Komorebi, Ikigai, Naturrensing… In many languages there are single words that perfectly express a feeling, situation or longing. We have listed 16 of them you should (get to) know. We share special and beautiful words like this on our Instagram. Follow us to get to know more words. Which word did you already know?
The meaning of this is as follows: to travel in a purposeful manner towards a vague destination. You can interpret it as being completely open to what is to come and let yourself be surprised where you end up. We like! Let’s coddiwomple!
Inoubliable means ‘unforgettable’ in French. We have all experienced moments that we will never forget. A special walk with a loved one, the first medal you’ve ever received or perhaps completing your first marathon. What was an unforgettable experience for you?
The Japanese word Komorebi means: ‘When the sunlight shines through the leaves of trees’. This is often best seen in the early morning or at the end of the day. It’s a nice example of how you can enjoy the little things in life. Next time you walk through the forest and see the sun shine through the trees, remember this word and enjoy that moment.
This word coming from the German language is not easily translated into a single English word. It refers to the moment a child is home alone, because the parents are gone. It can be compared to the proverb ‘When the cat’s away, mice will play’. It emphasizes the freedom to do whatever you want.
The word hygge expresses a special feeling, something that is difficult to translate to English. In Denmark, hygge is mainly a survival mechanism during the gloomy, long and dark winters. The Danes then make it cosy indoors to get through the winter. You pronounce hygge as ‘huuge’.
This word (pronounced kun-eh-fin) from Welsh can roughly be translated into ‘well known’ or ‘habitat’. It describes a place where you feel at home and are supposed to be. It’s the place where everything around you feels good and welcome.
Firgun is a word used in Hebrew for the totally selfless happy feeling you can have when something good or beautiful happens to someone else.
Naturrensing literally means ‘nature cleansing’. Do you know that feeling after a great walk in the woods? Naturrensing includes that special feeling you feel after spending time in nature. Something we all need on a regular basis, right?
Do you know that smell of rain on a dry (summer) day? There is a name for it: Petrichor. This name comes from the Greek words ‘petra’, which means stone, and ‘ichor’, which stands for the blood of the gods in Greek mythology.
It works as follows: when drops fall on very dry soil they catch, as it were, a small bubble of air that forms beneath the drop. This air bubble wants to rise up again just like in water. In this way, all small air bubbles burst through the top of the drop. The air bubbles drag a trace of water and also hold bacteria, miniscule plant and animal remnants that lay on the ground. These aerosols then float through the air. All these elements that make up the aerosol have their own smell. Together they form a mixture of smells that we experience as the smell of rain.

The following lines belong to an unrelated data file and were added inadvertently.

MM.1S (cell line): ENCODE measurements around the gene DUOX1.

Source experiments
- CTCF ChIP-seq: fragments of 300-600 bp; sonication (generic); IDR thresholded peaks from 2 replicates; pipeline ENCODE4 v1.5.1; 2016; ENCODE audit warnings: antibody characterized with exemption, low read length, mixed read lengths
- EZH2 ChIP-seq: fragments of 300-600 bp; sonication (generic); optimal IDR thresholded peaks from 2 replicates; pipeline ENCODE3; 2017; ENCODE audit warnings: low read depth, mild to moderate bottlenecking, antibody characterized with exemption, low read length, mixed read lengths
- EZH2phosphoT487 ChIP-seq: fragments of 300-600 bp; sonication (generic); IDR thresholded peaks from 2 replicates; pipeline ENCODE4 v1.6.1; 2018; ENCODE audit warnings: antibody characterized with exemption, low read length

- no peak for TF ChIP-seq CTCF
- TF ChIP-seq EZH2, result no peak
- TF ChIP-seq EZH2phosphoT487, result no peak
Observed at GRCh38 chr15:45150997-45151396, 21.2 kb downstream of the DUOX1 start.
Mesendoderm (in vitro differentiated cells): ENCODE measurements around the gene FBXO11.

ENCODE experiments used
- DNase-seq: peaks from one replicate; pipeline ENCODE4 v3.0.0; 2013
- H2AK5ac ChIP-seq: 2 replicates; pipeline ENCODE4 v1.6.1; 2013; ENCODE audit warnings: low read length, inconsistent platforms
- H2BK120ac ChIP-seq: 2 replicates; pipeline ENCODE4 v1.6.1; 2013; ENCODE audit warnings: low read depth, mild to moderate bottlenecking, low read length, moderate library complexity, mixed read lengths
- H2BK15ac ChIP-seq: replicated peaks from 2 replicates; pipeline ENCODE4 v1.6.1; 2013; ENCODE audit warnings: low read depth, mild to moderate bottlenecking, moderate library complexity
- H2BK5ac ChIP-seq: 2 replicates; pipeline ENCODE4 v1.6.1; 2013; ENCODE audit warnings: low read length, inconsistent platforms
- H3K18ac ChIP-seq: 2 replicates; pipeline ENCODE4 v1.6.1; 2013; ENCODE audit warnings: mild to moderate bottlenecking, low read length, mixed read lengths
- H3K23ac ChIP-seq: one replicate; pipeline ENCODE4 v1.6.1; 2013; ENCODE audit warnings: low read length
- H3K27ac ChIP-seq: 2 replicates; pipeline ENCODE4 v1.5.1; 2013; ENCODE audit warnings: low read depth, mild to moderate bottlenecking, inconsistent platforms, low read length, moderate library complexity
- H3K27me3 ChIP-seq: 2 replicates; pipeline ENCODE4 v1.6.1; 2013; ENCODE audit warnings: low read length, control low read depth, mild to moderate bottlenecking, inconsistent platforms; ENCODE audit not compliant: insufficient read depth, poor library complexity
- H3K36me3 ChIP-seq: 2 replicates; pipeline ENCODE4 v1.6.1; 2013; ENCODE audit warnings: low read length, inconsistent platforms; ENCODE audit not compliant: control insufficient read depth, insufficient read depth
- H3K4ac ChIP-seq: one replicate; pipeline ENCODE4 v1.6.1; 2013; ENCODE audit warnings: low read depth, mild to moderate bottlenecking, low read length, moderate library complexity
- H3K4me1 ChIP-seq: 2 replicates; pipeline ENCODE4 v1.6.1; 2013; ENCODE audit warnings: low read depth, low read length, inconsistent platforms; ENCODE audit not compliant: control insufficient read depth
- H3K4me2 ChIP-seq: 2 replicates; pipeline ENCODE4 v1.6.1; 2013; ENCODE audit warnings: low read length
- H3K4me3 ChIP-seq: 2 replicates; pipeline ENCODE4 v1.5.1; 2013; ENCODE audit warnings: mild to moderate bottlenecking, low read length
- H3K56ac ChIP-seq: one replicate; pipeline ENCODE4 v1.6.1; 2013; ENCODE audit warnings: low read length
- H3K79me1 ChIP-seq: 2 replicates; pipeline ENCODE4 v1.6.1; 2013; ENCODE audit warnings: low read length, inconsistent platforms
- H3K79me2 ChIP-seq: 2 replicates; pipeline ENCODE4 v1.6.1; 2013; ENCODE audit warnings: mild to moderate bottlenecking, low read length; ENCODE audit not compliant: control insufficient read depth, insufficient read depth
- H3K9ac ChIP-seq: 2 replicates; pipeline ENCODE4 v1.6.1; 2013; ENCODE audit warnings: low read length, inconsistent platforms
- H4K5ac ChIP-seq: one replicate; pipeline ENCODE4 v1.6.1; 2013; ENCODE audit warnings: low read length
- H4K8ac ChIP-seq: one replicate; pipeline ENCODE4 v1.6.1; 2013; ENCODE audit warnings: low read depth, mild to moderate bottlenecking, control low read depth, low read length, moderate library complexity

The German word Waldeinsamkeit refers to the feeling one has while being alone in the forest. It literally means ‘forest loneliness’, but it has nothing to do with being lonely. On the contrary, it encompasses the romantic desire to go into the woods alone and find some kind of ‘enlightenment’.
Frillufwhat? Friluftsliv is a Norwegian given that is literally translated as ‘free air life’, although its meaning is much more detailed. It’s about having a closer connection to nature and enjoying time spent outdoors, no matter what the weather.
If you’re prepared for whatever the weather may throw at you, there’s nothing to stop you spending time outdoors all year round. Norwegians typically spend their free time outside, hiking, skiing or huddling around an outdoor fire even during the harshest weather.
Everyone has one or more ikigai: a passion worth living for. It consists of two parts: iki – alive, living – and kai – an effect, result, value. In other words: what makes your life worth living? According to the Japanese everyone has an ‘ikigai’. You discover it after a long and deep search for why you are here on earth. This search is extremely important to the Japanese, because they believe that discovering your ikigai adds satisfaction and meaning to your life.
This is a Swedish word with the definition: The restless feeling of the traveller’s heart before the journey begins, when fear and anticipation become intertwined. Do you know this feeling?
A desire to change your life, the feeling that you have to go travelling.
This is a Swedish word that actually has no direct English translation. It essentially means “getting up at dawn to go outside and listen to the birds singing”. Our Meike is really crazy about morning walks. She gets up early every morning to go for a walk or a run.
The desire to care less about things. Are you a thinker? A walk can help to give your thoughts a place.